The Netflix documentary series, Making a Murderer, recounts the story of Steven Avery, a man from Manitowoc County, Wisconsin, who was imprisoned for 18 years for the sexual assault and attempted murder of a Wisconsin woman. Avery was later exonerated of that crime, only to be subsequently convicted of the murder of Teresa Halbach.
Wisconsin county prosecuting attorney Michael Griesback joined host Dave Schrader (email) in the first three hours to discuss the latest developments in the Avery murder case (Related Link). Griesback provided background on the wrongful conviction of Steven Avery for first-degree sexual assault, attempted first degree murder, and false imprisonment of Penny Beerntsen. "They knew who the real assailant was within a couple days of arresting the wrong one but they didn't care," Griesback said, noting how the victim had been manipulated into picking out Avery. DNA evidence eventually exonerated Avery of this crime, he added.
Griesback next detailed the case against Avery for the murder of photographer Teresa Halbach, who went missing on October 31, 2005, after photographing Avery's sister's minivan for a sales ad in Auto Trader Magazine. Halbach's Toyota Rav 4 was found concealed on edge of Avery's Auto Salvage, and police dogs hit on a fire pit by Avery's house where her remains were found, he reported. Griesback pointed out how Avery concealed his phone number and misidentified himself as a woman when he asked Halbach to come to the property—details curiously left out of Making a Murderer. He acknowledged some of the troubling issues raised in the documentary, including Brendan Dassey's confession and the lack of blood evidence in the garage. Despite how the Manitowoc County police handled the Avery sexual assault case, Griesback does not believe they planted any evidence to frame him for Halbach's murder.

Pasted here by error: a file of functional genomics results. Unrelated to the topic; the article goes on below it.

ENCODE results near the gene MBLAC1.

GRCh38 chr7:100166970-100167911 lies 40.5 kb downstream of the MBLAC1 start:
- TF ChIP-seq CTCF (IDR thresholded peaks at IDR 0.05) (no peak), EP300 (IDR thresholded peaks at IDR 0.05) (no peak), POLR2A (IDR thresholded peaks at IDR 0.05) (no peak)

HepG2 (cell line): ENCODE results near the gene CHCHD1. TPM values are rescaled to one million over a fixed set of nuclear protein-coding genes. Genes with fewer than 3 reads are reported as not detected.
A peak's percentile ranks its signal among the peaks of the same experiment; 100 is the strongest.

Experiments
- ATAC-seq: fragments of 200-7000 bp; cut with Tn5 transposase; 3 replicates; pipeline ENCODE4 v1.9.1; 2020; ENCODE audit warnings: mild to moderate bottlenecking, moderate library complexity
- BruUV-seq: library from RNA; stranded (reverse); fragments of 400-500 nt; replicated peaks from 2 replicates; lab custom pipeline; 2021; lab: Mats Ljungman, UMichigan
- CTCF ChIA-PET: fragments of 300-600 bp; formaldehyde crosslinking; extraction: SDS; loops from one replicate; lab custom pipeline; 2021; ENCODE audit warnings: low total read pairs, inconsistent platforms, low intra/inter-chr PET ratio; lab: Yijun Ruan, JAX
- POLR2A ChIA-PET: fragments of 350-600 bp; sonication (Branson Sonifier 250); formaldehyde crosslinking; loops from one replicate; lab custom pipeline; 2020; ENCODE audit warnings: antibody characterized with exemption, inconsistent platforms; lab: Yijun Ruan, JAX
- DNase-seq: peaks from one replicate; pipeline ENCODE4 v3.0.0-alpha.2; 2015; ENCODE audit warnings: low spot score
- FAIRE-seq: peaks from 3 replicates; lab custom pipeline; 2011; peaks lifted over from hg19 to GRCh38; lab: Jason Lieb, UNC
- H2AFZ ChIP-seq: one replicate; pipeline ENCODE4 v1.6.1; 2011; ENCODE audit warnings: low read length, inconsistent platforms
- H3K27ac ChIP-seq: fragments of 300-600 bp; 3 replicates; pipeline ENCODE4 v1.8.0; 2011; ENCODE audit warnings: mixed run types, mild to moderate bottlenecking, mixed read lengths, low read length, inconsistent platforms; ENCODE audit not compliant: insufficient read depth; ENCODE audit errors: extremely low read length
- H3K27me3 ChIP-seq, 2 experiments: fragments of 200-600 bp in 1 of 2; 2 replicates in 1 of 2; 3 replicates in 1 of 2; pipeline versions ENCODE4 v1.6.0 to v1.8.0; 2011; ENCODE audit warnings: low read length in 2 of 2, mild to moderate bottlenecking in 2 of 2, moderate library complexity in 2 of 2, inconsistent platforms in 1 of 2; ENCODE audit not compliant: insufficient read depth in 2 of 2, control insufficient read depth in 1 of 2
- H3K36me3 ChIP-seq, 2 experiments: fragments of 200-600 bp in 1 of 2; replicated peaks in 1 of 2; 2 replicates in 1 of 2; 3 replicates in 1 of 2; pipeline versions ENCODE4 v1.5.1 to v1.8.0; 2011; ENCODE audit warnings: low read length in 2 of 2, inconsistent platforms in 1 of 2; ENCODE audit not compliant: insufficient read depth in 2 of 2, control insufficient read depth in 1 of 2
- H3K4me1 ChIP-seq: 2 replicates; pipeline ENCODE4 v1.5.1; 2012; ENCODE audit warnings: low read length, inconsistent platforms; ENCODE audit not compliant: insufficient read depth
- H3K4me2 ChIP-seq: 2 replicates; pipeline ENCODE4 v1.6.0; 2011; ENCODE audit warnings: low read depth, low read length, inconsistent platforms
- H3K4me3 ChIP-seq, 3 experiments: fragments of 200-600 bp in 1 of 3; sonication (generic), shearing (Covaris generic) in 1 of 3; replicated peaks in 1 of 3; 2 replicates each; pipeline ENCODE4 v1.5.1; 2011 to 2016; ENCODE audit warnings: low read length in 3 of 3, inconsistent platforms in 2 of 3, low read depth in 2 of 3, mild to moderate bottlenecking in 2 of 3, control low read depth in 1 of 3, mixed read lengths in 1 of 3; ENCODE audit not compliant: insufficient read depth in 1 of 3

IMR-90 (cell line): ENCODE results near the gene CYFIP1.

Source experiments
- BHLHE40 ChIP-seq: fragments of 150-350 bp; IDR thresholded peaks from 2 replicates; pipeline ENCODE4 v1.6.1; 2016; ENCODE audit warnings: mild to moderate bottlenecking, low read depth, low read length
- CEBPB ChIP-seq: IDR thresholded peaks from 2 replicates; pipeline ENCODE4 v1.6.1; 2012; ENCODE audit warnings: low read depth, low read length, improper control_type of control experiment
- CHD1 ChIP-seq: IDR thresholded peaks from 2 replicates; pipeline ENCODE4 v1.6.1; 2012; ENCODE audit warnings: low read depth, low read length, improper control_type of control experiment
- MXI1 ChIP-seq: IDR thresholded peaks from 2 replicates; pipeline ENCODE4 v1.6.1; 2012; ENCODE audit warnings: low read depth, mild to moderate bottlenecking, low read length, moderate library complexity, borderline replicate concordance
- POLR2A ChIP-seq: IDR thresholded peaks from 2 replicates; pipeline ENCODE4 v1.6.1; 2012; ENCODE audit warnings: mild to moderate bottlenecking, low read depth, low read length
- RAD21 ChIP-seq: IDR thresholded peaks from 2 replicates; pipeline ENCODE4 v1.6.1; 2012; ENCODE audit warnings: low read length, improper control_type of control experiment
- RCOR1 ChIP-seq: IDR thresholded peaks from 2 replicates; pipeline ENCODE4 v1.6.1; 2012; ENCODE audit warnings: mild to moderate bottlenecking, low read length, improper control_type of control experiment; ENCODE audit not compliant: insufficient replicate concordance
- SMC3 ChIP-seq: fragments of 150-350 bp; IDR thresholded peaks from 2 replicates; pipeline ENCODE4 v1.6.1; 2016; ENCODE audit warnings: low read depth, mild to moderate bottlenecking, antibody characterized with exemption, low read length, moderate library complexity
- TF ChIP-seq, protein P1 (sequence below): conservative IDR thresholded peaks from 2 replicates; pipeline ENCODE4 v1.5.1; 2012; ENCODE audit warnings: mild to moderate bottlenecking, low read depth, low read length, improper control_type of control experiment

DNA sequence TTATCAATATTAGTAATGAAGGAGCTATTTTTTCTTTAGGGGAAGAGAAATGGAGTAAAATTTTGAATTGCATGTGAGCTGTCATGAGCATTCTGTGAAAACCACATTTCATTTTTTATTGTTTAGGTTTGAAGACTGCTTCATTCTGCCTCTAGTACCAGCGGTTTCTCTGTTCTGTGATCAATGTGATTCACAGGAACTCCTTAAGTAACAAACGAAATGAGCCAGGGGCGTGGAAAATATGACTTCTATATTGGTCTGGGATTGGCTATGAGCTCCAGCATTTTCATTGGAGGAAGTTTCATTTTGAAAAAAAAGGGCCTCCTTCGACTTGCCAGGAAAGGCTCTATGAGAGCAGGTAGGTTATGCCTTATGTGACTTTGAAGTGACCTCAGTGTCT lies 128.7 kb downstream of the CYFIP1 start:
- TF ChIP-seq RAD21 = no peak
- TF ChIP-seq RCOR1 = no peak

Journalist Dan O’Donnell joined in the third hour to report on the evidence that convinced him of Avery's guilt (Related Link). After watching all four hours of Dassey's confession O'Donnell does not think he was coerced, as presented in Making a Murderer. "[Dassey is] giving very incriminating details unprompted and unprovoked at every step of the way for a good hour here," he explained. Some details, such as the murder taking place in the garage, were things no one knew at the time and were corroborated when a bullet with Halbach's DNA was found, he added. O'Donnell reported on DNA evidence matching Avery found under the hood of Halbach's vehicle—yet another detail left out of the documentary. "I believe it is unreasonable to assume that there was a conspiracy and there was evidence planting," he said.
In the final hour of the program, retired police detective John Cameron revealed how notorious serial killer Edward Wayne Edwards is tied to the Avery case.Edwards was caught for the first time in 2009 in Jefferson, Wisconsin, and confessed to kidnapping, raping, killing, and planting the bodies of victims in the area, Cameron reported. Edwards would travel to a city under an assumed identity, stage a horrific murder, frame someone close to the victim, and watch the system execute them, he disclosed. According to Cameron, Edwards has framed at least three dozen others like he set up Avery. He noted how Edwards killed on Halloween (day Halbach went missing) and shot victims in the head (location of Halbach's fatal injury). "The whole reason that Ed Edwards chose Steve Avery to set up was because he was all over the press, and because of his name, and he had been wrongfully convicted," he said.